Brit intel fingers Iran for brute-force attacks on UK.gov email accounts
Russia, you're off the hook
Iran has been blamed for the brute-force attack on UK Parliament earlier this year.
An unpublished assessment by British intelligence obtained by The Times fingers Iran for the high-profile hack. The revelation comes as the US president has refused to continue signing off the 2015 Iran nuclear deal, to which the UK is a party.
An estimated 90 email accounts were compromised on the Parliamentary network last May, as previously reported. Hackers attempted to gain access to accounts protected only by weak passwords. Two-factor authentication technology, widely used across the enterprise world for years, was not deployed at the time.
The Parliamentary digital services team has reportedly since made changes to lock out hackers. A spokesman in the House of lord press office told The Register that he wasn't able to comment on security issues. The House of Commons press team couldn't be reached on Monday afternoon.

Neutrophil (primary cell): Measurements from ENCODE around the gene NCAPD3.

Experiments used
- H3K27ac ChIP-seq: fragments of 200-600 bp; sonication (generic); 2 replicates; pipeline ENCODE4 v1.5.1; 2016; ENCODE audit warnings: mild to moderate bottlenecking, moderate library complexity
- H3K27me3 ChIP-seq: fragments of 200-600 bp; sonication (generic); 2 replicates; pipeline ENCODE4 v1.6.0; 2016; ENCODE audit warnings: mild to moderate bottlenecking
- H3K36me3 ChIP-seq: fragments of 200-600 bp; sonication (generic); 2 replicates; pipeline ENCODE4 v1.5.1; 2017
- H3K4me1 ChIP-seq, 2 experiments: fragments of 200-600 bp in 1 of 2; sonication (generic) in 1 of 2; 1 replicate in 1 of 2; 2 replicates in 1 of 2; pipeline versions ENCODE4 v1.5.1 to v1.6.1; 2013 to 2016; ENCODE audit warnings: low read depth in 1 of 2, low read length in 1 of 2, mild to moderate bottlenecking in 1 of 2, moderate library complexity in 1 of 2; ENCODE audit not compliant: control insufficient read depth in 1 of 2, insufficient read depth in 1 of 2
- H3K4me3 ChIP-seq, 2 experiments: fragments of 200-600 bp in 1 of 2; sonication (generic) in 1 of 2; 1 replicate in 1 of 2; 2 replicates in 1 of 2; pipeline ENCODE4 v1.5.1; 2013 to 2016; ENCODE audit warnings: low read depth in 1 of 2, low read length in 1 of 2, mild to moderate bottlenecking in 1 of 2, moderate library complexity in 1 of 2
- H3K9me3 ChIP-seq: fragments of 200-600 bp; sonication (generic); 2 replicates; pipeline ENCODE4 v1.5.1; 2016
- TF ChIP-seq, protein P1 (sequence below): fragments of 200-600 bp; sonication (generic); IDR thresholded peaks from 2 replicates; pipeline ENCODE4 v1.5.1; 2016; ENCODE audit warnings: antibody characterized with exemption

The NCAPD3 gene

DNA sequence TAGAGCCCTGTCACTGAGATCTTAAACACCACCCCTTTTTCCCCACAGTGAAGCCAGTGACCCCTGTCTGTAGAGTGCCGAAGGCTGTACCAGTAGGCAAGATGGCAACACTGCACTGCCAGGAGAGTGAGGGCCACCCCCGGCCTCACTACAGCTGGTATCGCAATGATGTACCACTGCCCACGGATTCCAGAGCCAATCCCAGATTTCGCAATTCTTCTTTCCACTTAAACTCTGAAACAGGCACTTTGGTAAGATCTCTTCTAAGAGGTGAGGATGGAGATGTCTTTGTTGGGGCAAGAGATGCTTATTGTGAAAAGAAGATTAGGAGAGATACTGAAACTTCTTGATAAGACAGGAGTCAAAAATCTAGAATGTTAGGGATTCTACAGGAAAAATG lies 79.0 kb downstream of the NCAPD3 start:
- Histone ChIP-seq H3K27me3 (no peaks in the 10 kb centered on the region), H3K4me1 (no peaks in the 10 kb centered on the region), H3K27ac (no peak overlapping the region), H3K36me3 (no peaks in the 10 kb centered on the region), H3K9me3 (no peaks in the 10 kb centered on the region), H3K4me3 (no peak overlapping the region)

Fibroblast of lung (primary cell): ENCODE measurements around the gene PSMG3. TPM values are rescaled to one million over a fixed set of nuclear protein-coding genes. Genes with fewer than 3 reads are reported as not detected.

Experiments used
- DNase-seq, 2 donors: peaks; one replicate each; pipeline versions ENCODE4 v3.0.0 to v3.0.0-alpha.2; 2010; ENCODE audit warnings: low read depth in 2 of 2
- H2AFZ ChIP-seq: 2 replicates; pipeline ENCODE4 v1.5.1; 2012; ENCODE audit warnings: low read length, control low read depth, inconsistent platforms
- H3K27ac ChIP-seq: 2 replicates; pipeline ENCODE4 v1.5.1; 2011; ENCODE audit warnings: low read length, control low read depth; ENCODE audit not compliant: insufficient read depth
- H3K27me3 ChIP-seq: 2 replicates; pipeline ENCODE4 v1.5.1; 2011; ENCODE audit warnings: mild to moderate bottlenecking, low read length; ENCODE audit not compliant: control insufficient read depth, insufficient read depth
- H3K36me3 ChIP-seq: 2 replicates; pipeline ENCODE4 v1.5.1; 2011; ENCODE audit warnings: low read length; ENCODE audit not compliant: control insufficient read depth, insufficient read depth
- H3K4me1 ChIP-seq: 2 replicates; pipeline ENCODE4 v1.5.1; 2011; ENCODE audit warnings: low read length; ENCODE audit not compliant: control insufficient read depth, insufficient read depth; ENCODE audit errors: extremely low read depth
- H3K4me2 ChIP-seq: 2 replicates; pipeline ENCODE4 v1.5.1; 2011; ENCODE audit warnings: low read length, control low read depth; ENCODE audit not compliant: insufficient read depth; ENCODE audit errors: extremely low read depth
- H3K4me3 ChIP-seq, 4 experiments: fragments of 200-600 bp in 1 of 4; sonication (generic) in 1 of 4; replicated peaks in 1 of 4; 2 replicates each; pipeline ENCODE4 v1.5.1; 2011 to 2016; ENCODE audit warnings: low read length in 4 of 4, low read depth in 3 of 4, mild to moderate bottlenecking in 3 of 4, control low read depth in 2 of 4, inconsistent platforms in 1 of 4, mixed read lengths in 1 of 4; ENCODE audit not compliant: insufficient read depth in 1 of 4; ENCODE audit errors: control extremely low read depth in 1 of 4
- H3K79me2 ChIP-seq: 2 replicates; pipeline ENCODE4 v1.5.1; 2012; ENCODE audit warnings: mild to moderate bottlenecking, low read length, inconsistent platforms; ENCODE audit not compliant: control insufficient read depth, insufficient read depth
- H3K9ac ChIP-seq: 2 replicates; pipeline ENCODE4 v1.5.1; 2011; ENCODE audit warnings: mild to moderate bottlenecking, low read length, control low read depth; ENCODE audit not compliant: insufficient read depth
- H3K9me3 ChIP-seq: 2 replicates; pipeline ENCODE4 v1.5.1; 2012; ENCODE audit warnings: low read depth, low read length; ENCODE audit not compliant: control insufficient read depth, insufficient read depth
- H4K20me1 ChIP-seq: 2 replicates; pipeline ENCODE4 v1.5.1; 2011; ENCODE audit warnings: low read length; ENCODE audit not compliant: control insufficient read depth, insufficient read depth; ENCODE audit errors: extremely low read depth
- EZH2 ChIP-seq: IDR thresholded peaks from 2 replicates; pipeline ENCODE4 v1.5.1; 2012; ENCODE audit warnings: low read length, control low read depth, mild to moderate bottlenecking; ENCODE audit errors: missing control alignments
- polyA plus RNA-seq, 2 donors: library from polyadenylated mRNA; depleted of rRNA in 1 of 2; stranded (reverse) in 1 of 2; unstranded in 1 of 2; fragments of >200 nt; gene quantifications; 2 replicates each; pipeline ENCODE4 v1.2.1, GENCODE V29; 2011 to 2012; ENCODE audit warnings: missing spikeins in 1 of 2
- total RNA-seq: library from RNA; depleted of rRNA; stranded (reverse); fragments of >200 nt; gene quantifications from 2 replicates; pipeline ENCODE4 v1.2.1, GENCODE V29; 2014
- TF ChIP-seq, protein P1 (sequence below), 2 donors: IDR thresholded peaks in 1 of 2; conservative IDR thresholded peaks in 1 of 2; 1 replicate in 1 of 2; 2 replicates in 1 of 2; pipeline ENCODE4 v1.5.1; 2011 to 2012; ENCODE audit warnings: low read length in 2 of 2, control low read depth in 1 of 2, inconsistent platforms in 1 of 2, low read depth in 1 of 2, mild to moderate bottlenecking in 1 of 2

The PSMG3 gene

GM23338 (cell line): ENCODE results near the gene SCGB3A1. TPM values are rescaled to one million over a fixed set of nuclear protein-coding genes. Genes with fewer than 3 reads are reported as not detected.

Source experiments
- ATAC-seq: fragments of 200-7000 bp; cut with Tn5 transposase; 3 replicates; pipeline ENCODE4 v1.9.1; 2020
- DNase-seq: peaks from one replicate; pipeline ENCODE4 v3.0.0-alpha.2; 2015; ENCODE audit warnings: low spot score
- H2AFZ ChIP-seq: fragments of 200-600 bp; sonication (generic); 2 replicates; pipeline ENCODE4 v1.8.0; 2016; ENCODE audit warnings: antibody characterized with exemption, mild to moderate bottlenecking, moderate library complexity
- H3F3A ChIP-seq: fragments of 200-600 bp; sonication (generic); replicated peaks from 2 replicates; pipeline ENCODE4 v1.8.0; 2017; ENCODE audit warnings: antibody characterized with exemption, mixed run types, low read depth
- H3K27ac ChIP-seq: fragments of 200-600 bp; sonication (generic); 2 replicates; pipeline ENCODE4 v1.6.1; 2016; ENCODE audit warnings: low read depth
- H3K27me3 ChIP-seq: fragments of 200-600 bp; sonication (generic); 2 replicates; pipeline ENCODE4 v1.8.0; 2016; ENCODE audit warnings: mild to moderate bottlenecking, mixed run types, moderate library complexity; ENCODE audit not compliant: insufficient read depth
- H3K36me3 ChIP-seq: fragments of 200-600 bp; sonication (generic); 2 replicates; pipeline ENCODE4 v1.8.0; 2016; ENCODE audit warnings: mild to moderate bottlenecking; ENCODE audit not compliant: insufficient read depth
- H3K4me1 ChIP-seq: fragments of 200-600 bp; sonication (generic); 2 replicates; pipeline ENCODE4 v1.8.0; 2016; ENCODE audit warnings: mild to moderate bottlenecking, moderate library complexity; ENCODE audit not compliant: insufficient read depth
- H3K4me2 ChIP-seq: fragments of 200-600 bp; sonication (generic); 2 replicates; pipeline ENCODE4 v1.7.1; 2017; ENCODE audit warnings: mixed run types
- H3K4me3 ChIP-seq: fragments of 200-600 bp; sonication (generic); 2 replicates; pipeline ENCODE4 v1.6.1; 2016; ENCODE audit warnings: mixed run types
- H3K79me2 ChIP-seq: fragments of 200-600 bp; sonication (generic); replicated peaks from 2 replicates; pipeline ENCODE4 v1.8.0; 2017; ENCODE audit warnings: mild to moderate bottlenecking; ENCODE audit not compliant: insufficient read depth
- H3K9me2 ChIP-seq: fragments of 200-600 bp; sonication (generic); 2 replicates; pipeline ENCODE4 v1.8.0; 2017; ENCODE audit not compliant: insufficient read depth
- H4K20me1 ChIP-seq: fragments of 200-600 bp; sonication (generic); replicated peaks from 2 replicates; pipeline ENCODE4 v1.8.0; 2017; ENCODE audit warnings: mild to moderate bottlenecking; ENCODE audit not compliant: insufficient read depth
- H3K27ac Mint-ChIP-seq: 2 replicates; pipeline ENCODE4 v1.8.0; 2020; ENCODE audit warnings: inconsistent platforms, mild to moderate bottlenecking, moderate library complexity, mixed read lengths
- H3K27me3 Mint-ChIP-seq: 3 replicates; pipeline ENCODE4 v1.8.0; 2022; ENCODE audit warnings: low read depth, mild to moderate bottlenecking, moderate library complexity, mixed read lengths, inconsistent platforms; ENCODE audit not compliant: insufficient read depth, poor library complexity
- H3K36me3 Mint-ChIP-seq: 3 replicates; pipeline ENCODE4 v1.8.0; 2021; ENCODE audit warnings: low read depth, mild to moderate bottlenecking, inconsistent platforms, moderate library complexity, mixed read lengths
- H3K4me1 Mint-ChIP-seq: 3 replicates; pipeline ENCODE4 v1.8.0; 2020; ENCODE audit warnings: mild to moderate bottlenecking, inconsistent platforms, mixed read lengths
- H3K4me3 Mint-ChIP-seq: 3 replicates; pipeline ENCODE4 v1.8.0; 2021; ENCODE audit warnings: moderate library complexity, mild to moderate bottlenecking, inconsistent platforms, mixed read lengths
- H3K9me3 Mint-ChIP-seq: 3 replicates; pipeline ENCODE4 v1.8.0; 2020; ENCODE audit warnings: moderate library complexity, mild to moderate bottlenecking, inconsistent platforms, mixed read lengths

Initial suspicion fell on Russia, but this theory has since been discounted. The evidence so far collected in the ongoing investigation includes "digital footprints" associated with Iran's Islamic Revolutionary Guard Corps. An investigation by the National Cyber Security Centre (NCSC) and the National Crime Agency continues, The Times reports.
Hackers tried to break into Scottish Parliament email accounts in August, weeks after similar campaigns against Westminster. First indications were that this assault was unsuccessful. El Reg has asked whether the attacks are believed to be linked but we're yet to hear back from our sources. We'll update this story as and when we hear more. ®
Sponsored: Becoming a Pragmatic Security Leader